The orders composing the Malacostraca may be grouped in the following five Divisions:— I. Peracarida. The Mysidacea comprise shrimp-like swim ming forms, nearly all marine. Thermosbaenacea includes only the minute, blind, creeping Thermosbaena, found in a hot spring in Tunis. Cumacea are marine mud-burrowers but the males are, to some extent, free-swimming. Tanaidacea are also part of the micro-fauna of the sea-bottom, less natatory than the Cumacea. Isopoda are a very varied and successful group, creeping, mud burrowing and sometimes actively swimming in the sea and a few in fresh-water. Parasitism appears in many different families and leads to extremes of specialization and degeneration. One sub-order, Oniscoidea, consists of the terrestrial, air-breathing, Woodlice. Amphipoda, another varied and successful group, con trasting with the Isopoda in that its multitude of species have only a limited range of morphological differentiation. Creeping and swimming forms abound in fresh-water and in the sea, a few sandhoppers become completely terrestrial, one sub-order (Hy periidea) is planktonic and another (Cyamidae or Whale Lice) exclusively parasitic.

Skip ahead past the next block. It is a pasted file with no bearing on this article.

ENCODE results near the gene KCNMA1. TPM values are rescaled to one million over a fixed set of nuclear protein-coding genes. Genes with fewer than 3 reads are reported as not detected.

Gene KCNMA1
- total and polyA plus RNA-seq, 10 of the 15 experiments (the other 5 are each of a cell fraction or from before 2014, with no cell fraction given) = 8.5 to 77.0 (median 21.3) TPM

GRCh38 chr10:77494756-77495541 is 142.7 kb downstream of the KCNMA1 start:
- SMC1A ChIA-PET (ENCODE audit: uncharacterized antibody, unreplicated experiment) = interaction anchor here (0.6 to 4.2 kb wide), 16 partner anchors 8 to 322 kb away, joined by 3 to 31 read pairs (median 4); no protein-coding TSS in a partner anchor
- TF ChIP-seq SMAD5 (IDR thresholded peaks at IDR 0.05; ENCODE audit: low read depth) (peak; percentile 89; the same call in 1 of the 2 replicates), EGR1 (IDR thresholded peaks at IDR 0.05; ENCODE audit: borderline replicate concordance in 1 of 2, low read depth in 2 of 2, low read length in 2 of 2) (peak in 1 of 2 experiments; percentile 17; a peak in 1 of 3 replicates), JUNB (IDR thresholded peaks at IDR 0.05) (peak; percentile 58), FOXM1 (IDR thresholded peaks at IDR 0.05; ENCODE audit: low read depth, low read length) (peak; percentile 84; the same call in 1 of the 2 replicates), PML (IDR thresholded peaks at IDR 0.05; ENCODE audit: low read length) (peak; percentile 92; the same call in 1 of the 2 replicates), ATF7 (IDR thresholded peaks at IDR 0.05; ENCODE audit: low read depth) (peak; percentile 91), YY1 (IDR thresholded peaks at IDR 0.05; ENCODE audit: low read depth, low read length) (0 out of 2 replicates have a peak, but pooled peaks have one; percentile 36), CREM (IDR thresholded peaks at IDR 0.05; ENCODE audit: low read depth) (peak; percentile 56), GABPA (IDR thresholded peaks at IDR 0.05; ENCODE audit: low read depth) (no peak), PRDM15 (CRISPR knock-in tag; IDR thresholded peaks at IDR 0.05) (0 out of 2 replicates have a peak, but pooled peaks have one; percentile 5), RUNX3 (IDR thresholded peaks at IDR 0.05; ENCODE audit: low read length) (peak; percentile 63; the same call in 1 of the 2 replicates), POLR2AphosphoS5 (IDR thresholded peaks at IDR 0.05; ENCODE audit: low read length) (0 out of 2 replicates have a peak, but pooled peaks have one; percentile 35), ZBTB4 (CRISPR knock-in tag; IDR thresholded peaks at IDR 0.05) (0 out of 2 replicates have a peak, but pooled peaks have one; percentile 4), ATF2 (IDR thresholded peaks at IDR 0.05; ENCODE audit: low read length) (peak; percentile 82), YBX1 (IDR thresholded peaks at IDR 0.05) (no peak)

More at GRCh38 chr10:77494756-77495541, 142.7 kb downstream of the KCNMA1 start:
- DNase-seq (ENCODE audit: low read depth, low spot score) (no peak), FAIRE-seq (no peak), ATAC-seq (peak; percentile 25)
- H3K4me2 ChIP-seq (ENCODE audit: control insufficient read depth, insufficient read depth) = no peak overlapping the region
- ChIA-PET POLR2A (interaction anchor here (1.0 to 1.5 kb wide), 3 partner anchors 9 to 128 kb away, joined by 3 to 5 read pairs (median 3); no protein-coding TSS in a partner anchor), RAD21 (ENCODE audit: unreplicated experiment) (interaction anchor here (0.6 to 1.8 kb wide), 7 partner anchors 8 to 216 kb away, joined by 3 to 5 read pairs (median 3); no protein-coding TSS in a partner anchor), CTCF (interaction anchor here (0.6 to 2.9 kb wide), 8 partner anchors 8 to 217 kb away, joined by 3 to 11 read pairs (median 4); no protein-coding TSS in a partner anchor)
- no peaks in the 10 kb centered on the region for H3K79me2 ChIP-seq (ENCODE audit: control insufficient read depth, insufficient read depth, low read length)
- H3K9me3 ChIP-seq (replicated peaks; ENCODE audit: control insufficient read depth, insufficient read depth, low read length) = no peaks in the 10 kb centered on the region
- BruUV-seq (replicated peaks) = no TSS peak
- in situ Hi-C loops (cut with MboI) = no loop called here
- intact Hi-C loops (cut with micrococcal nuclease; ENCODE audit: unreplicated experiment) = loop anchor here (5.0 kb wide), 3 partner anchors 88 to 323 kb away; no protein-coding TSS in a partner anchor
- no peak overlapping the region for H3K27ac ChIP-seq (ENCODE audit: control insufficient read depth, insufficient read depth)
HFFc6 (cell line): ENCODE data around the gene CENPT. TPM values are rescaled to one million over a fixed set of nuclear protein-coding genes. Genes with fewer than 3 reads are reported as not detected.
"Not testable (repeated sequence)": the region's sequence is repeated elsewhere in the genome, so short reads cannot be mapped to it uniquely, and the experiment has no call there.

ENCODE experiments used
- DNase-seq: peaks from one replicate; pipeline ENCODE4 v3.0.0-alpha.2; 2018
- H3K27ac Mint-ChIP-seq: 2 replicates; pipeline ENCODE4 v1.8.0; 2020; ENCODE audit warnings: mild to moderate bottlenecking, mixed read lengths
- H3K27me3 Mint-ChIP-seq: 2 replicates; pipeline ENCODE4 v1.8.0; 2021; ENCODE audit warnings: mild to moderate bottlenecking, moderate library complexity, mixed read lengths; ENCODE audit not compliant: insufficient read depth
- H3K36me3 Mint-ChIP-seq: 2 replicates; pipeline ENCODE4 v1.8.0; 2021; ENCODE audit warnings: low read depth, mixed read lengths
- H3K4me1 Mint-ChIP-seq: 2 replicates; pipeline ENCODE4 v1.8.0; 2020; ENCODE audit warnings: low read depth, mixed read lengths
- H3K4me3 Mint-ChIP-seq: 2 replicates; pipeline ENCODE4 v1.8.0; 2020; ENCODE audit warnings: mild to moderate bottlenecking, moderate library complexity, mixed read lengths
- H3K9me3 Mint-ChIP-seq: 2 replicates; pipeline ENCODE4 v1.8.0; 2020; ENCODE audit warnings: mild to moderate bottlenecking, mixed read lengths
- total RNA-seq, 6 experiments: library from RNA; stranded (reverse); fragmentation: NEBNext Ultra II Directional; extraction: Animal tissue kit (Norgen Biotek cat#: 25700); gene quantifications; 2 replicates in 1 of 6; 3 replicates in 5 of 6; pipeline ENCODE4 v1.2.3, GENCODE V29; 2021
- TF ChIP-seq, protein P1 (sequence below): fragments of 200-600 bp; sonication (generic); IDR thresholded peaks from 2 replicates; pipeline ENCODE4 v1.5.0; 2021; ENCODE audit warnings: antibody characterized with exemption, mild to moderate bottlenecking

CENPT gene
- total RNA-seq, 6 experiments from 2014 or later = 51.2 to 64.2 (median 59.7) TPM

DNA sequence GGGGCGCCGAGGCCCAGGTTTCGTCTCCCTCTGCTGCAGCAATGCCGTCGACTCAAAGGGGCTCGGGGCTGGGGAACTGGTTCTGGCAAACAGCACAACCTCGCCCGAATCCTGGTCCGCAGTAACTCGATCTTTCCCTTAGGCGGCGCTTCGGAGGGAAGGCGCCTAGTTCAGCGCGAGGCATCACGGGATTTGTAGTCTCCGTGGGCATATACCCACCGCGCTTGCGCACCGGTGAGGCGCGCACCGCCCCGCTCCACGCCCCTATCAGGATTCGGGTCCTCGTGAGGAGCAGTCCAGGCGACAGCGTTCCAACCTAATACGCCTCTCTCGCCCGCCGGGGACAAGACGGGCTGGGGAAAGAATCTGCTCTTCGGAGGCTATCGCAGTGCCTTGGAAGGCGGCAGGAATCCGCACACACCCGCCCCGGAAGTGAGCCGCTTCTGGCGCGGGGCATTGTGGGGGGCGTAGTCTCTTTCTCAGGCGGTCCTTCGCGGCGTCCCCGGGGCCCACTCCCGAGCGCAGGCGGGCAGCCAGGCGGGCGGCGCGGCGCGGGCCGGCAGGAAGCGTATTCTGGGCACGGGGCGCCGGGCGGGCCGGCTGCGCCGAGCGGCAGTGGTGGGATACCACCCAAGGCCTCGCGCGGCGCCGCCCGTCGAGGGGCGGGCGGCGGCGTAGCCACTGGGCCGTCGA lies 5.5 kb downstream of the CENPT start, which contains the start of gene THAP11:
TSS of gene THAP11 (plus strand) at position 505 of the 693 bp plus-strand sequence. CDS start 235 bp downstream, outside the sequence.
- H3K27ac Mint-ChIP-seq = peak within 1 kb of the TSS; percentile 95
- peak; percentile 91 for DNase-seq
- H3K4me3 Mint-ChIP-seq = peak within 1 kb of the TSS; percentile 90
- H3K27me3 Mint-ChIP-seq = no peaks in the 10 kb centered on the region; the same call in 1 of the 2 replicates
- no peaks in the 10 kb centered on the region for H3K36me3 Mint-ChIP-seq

2. Phyllocarida. The single order, Nebaliacea, includes only three or four living genera, all marine mud-burrowers. Their doubtful affinities are mentioned above.
3. Syncarida. The Mountain Shrimp (Anaspides) of Tasmania and a few allies in the Australian region are fresh-water animals and the Bathynellidae of Cen tral Europe are minute, blind, degenerate, subterranean forms. They appear to be survivors of a group widely distributed in Carboniferous and Permian times.
5. Hoplocarida. The members of the single order Stomatopoda are sometimes known as "Mantis Shrimps" from the resemblance of their large prehensile claws to those of the Mantis insect. They are exclusively marine, burrowing in sand or lurking in crevices in the shallow waters of all the warmer seas.
See also CRAB; CRAYFISH ; LOBSTER; PRAWN ; SHRIMP; WOOD LOUSE; for definitions of terminology, see ZOOLOGY.